Story of Seasons: Trio of Towns is a colorful, pleasant farming simulator that features 3 distinct towns and seemingly endless collectibles. Fans of Harvest Moon and Animal Crossing will enjoy the customizable environment and timed events. The game is also undeniably cute. However, if you’re not into repetitive tasks and fetch quests, you may want to look elsewhere.

Down on the farm.

Game Name: Story of Seasons: Trio of Towns
Platform(s): Nintendo 3DS
Publisher(s): Marvelous, XSeed Games
Developer(s): Marvelous
Release Date: 6/23/2016 (Japan), 2/28/2017 (US)
Price: $39.99 USD

At the start of the game, you’re an average human (you may choose male/female) sitting down to dinner with your family. Your father, who appears to be what the Japanese would call a Salarymanannounces that his new job will require a move across the country. You choose this moment to announce via emoji that you want to move out and become a farmer. Your family is aghast at this decision, but your father agrees to let you follow your dream. His brother, “Uncle Frank”, agrees to take you under his wing and teach you the way of the agrarian. 

You begin the game with a humble farm near Westown, so named for its over-the-top frontier theme. Later, you’ll discover Lulukoko (Hawaii-themed) and Tsuyukasa (Japan-themed). As you progress through the game, you can upgrade your farm with additional animal sheds, fields, and home improvements. Your tools, clothing, crops, and animals can all be improved with the right amount of resources and cash. Fishing, cooking, and courtship are also included. The charming anime-style graphics and calming music were clearly made with love. There’s no shortage of things to do in this Story of Seasons: Trio of Towns. If you have a long train commute or a job with an inattentive boss and lots of time to kill (I have neither), you can while away the hours in the fields. If you’re a completionist, you’re going to get a lot of mileage out of this title.

It's also a good place to find coral.

Lulukoko is the Hawaii-themed area.

To boost your standing in the community, you can fulfill part-time job requests in the surrounding towns. Your neighbors will call on you to chop wood, weed their fields, or ship them a certain type of crop. You’re rewarded with small amounts of money and the occasional gift, but the main goal of part-time work is increasing your Town Rank. Since you’re able to sell anything you can find on the ground, money won’t be an issue. If only I could get rich on radishes and fallen maple branches in real life!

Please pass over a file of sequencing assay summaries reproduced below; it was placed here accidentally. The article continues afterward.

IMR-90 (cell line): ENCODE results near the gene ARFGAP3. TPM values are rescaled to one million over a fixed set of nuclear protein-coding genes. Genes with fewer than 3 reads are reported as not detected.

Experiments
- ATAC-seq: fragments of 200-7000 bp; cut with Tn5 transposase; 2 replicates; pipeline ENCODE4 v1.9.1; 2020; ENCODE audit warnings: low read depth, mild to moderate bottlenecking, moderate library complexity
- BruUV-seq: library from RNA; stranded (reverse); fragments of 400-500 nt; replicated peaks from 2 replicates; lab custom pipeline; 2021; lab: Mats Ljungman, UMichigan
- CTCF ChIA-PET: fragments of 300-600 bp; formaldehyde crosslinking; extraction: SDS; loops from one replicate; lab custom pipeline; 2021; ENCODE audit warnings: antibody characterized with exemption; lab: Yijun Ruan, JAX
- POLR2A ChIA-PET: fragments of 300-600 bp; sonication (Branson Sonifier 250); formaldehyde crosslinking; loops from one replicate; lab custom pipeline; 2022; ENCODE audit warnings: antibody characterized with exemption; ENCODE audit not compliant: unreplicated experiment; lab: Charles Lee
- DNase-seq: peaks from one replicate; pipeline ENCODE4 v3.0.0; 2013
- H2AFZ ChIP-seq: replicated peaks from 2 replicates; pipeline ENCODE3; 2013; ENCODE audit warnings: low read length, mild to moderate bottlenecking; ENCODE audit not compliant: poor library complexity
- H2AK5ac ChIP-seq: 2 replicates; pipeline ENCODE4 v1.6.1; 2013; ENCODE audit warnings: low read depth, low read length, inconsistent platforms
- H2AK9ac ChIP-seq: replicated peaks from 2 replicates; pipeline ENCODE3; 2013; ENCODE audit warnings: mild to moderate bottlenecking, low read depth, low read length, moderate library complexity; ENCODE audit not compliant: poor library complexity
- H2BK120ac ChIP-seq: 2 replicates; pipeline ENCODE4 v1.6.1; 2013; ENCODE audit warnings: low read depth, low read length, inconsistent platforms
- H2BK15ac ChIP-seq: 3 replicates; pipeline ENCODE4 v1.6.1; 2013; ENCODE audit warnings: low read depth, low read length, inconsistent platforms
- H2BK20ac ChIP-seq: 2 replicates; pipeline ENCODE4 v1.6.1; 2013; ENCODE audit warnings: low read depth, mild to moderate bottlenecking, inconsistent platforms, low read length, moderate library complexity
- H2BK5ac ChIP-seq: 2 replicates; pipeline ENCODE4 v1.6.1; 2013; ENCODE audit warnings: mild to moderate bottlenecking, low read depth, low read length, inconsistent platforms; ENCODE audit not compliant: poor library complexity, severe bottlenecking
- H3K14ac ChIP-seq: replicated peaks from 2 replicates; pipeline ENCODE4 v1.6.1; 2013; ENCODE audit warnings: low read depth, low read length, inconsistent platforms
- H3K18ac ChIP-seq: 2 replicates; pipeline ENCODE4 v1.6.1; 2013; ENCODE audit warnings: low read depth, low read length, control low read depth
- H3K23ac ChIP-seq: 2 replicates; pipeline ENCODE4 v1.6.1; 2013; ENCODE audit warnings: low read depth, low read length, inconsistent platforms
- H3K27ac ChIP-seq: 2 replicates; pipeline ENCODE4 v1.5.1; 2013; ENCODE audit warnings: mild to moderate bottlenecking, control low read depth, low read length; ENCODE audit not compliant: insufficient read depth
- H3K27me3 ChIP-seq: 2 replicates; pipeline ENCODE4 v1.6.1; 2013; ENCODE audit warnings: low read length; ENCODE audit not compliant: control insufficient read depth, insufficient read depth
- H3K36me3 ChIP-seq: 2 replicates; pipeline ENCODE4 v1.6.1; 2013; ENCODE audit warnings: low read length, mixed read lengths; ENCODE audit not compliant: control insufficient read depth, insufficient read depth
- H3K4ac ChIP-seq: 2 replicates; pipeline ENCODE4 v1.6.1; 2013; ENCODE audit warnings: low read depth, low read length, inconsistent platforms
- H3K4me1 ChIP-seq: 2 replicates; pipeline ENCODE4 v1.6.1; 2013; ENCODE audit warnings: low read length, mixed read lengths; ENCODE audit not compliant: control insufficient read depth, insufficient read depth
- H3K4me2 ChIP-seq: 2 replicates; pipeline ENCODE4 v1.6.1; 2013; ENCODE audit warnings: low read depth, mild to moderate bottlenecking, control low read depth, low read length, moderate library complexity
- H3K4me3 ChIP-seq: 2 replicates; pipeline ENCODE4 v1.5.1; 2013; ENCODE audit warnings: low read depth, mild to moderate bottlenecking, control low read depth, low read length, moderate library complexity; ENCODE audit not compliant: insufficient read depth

You also won’t have trouble maintaining your crops. All they need is daily watering unless it’s raining. Story of Seasons: Trio of Towns doesn’t have weather events that destroy your crops, unlike the Rune Factory series. If you can’t make enough sales, there is no Tom Nook banging on your door. At worst, your crops will die and your barns will be full of “doo-doo”. That’s not me being coy, by the way. The game actually refers to animal manure as “doo-doo”. It seems like Story of Season: Trio of Towns was designed to be relaxing rather than challenging.

There are some strange gameplay design choices in this title. For example, when Uncle Frank gives you your first set of farming tools, he mentions in passing that you can buy new tools if you accidentally throw yours away. I didn’t understand how that situation would come up until it happened. The same button you press to open your tools menu is used to discard items once the menu is open. You can’t get tossed items back. A protective mechanic against throwing away key items would have been a better choice here than Uncle Frank’s friendly warning.

Some of the part-time jobs are odd, too. Most involve going to someone else’s farm and pressing “A” to water, weed, shear, milk, or chop. There was a great opportunity for mini-games, or even more complex button-pressing commands, that was missed. Other part-time delivery gigs require you to pick up a package from one NPC and deliver it to another. Sometimes, the two characters are in the same room when you make the transaction. Again, if I could make a living IRL by handing a bouquet from one person to another person 10 feet away, I’d have it made in the shade.

Do farm simulators know about mulesing?

Caring for your animals and giving them treats makes them happy and healthy.

Summary

We are fortunate enough to live in an era with more video games being released than ever before. Story of Seasons: Trio of Towns pays tribute to is spiritual predecessor, Harvest Moon. Unlike Harvest Moon, however, this title isn’t breaking new ground (pun definitely intended). Fans of the farming-sim formula will likely be pleased, but not surprised. While it was a fine way to pass the time, I don’t think this title has enough gameplay variation to hold my interest until the long winter.

Pros:

  • Cute animals and character design
  • Optional online play 
  • Easy to jump into

Cons:

  • Names of your character, farm, and pets have 6-character limit
  • Repetitious gameplay
  • Story of Seasons: Trio of Towns will keep you entertained until the corn's as high as an elephant's eye, as long as you're OK with spending most of your time running and pressing "A".
Overall
3

About The Author

Kitty Sanders

Kitty Sanders is a Gunslinger of the Knights of Eld, Queen of the Andals and the First Men, Roller of the Sky's Largest Katamari, and Lieutenant Commander of the U.S.S. Enterprise NCC-1701. She also enjoys reading, dancing. vegan cooking.